The Offspring
Ixnay on the Hombre

You have to love a band that starts off with a circus barker giving a "Disclaimer" which warns, "this album contains explicit depictions of things which are real. These real things are commonly known as life."

For the next dozen songs, The Offspring continue down a path familiar to those who bought 1994's Smash or heard its hit hard rock singles "Come Out And Play" and "Self Esteem." Frenetic drum-bashing, rhythmic guitar pounding and staccato belted vocals are The Offspring's stock and trade. They do try out a few minor textural changes on Ixnay On The Hombre, notably some "south of the border" melody flourishes. For example, on "Mota," which finds the buzzsaw guitars mirroring the beat of the drums, I kept expecting them to shout "Tequila."

If this were the '80s, The Offspring would simply be called a metal band, but these days, you can refer to them as high octane punky alternative rock. Call it what you will, but on "Me & My Old Lady," a Gen X love song whose main chorus repeats, "she ain't no ball & chain," the band sounds like a cross between Faster Pussycat and Jane's Addiction. That same ‘80s hard rock edge is obvious on the big stadium chorus of "Gone Away," which decries "And it feels like heaven is so far that youve gone away." There's even a hint of early U2 guitar and vocal in "Gone Away"'s verse structure.

Nicking a riff or sound from other bands comes natural to The Offspring; in "I Choose," the boys pull together another Jane's Addiction "Been Caught Stealing"-style rhythm fest, with scads of percussion and a funky guitar line that's miles away from "Self Esteem."

Utilizing some of the sarcasm that the opening "Disclaimer" warns about, "Cool To Hate" runs through a litany of things to hate atop a chugging cliche guitar riff ("being positive's so uncool").

Midway through the album a familiar voice turns up: the "high-sounding hepcat" monologuist from Smash introduces the "Intermission," a cheesy, instrumental horn run-through of "Tea For Two." He's not the only familar face on Ixnay. "Change The World" takes the uncredited instrumental track that ends Smash and turns it into a full-blown production. And "Don't Pick It Up" reads like a funkier, slower version of "Smash It Up" from the Batman Forever soundtrack. Its call-response verses and faux reggae toast break make it one of the CD's most fun listens.

There's not a breakout song like Smash's "Come Out and Play" (better known by its tagline of "Keep ‘em separated") on Ixnay, but song for song, this one's the better album. If you're tired of the last Green Day album and despondent of whiny Pearl Jam and Alice In Chains songs, this is the pumped up rockfest you've been waiting for. Occasionally mindless and often wickedly funny, The Offspring know how to rock. Fast.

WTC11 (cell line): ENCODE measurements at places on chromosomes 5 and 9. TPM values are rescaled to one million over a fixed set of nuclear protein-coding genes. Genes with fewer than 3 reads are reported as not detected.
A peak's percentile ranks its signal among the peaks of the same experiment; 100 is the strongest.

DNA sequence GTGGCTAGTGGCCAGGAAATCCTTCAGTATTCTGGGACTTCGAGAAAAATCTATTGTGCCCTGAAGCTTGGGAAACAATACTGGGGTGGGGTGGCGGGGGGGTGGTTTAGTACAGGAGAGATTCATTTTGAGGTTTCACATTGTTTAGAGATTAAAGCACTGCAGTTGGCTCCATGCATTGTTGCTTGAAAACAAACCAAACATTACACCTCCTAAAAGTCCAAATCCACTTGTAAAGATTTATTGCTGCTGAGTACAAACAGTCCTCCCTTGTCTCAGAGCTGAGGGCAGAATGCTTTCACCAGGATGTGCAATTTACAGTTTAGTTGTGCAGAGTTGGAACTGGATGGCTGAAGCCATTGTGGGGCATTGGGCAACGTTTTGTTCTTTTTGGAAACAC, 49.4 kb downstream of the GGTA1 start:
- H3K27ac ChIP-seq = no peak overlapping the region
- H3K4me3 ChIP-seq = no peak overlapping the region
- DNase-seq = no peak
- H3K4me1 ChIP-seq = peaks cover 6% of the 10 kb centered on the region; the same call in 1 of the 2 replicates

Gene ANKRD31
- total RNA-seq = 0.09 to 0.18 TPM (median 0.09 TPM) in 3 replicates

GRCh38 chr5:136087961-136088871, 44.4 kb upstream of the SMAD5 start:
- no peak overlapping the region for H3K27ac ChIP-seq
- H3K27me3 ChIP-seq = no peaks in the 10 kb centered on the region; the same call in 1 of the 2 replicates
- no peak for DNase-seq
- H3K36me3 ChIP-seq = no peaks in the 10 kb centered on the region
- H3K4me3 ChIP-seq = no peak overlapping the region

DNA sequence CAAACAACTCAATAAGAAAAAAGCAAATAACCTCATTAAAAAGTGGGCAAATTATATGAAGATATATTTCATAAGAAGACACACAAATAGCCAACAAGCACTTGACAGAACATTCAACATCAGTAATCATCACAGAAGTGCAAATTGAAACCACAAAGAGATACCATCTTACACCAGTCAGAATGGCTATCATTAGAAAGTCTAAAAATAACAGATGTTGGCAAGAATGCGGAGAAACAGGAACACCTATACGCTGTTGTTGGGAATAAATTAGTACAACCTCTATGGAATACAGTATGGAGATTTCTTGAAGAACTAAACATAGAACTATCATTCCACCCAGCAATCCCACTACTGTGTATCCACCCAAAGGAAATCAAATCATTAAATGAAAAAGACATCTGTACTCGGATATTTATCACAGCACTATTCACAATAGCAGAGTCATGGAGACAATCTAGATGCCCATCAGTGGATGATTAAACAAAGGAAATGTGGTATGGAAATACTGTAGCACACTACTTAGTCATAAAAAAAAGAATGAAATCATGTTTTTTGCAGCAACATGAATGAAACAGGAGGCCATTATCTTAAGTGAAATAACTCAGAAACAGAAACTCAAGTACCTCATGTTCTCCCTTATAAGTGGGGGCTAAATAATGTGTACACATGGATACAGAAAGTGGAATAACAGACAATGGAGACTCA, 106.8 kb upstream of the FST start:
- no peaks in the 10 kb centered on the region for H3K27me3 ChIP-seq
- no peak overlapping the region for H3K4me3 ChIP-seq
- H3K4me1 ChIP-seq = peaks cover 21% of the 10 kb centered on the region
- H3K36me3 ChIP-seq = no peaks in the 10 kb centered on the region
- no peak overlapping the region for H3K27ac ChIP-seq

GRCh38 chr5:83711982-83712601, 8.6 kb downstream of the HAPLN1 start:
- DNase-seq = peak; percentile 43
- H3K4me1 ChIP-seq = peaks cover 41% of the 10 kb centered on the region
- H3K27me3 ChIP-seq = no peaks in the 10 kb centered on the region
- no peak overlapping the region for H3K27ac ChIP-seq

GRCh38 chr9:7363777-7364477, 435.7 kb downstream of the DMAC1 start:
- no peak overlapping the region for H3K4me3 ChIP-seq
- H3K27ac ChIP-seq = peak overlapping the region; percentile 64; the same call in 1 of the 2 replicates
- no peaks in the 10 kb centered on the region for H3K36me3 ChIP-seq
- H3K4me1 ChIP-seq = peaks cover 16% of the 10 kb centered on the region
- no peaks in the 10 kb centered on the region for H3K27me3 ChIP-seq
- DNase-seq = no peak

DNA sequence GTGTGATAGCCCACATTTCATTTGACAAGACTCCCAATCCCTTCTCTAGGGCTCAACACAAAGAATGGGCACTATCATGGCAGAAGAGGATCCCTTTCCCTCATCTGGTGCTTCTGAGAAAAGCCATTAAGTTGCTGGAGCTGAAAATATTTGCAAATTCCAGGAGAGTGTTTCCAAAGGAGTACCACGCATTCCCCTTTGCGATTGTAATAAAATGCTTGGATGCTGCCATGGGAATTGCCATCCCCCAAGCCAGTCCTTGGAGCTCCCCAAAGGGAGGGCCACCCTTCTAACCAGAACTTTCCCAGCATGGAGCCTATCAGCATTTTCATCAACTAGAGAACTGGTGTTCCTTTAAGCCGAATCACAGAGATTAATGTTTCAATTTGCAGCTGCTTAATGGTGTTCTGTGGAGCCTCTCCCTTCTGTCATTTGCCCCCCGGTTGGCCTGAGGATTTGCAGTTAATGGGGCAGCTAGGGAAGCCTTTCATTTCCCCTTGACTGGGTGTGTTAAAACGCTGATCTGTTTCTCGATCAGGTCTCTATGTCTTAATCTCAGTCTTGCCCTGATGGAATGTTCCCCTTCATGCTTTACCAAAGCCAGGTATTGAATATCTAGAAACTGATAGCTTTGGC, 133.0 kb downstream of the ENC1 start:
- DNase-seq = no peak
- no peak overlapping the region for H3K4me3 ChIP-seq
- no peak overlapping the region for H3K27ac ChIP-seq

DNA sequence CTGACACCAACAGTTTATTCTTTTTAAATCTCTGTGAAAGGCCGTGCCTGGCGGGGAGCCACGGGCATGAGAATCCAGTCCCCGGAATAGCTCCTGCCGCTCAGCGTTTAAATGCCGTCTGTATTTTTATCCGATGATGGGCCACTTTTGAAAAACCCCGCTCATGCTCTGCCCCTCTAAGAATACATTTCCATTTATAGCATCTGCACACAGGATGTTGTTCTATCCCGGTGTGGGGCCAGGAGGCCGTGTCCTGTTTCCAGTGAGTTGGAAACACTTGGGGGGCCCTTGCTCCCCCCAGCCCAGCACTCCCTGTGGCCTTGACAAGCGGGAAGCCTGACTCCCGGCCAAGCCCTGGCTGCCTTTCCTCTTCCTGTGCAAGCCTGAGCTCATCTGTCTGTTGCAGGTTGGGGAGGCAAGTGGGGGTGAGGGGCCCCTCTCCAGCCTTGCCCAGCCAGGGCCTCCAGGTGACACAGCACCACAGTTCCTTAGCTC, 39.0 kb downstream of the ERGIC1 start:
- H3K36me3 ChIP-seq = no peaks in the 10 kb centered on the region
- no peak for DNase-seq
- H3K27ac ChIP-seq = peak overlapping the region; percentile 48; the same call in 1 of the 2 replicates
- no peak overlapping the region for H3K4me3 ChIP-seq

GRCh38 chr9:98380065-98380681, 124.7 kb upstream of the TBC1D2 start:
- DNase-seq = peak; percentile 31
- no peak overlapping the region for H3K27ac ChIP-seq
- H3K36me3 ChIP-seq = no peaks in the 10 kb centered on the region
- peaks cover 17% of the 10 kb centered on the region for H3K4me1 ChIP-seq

Looking for some authentic Celtic music to celebrate St. Patrick’s Day, but don't want to listen to a bunch of scratchy old Clancy Brothers records? Windham Hill, long known for its atmospheric textural jazz releases, has put out two albums perfect for giving St. Patrick's Day a properly Celtic flair. Nightnoise's The White Horse Sessions is a live recording by a quartet that features piano, guitar, whistles and fiddles. Much of the album is filled with pleasant instrumentals that roam from flute-frollicking jig to piano and synthesizer colored ballad. Pianist Triona Ni Dhomhnaill steps up to the mic for one song (with an authentic tremelo brogue). This is the sort of gentle music to read fairy tales to, or sit quietly before the dying winter embers of fireplace. Speaking of fairy tales, Music of Celtic Legends, from Jeff Johnson & Brian Dunning, takes its cue from two ancient Celtic tales of adventure. The duo use keyboards, flutes, Uilleann pipes and accordion along with backing instrumentalists on guitar, percussion and occasional angelic-sounding vocals to weave a gentle tapestry of New Age-y Irish music that the artists encourage people to listen to while reading fairy tales — the tales are provided with the album. The CD booklet includes two stories of Celtic legend by fantasy author Stephen Lawhead which inspired the music of the disc. The music itself is placcid and calming, bouyed by sound effects of rushing waves and led by somber melodies of pipes and flute.

Chicago's ILF becomes New Music Festival
Chicago's Independent Label Festival, which for the past five years has served as a showcase for local acts and independent record labels has changed its name to Chicago's New Music Festival. The festival's founder, Leo Lastre says that "major labels and major label affiliated independent labels are now welcome to participate in this event." There are also plans for the festival to introduce wristbands which will get festival attendees free entry to all of the nightclubs which participate in the New Music Festival. The daytime portion of NMF will be held on July 25-26 in the Ramada Congress Hotel on Michigan Ave. in Chicago. At night, showcases of local bands are held at a variety of downtown clubs. Bands and fans interested in participating in the festival should contact Jo-Ella Cicero at (312) 341-9112.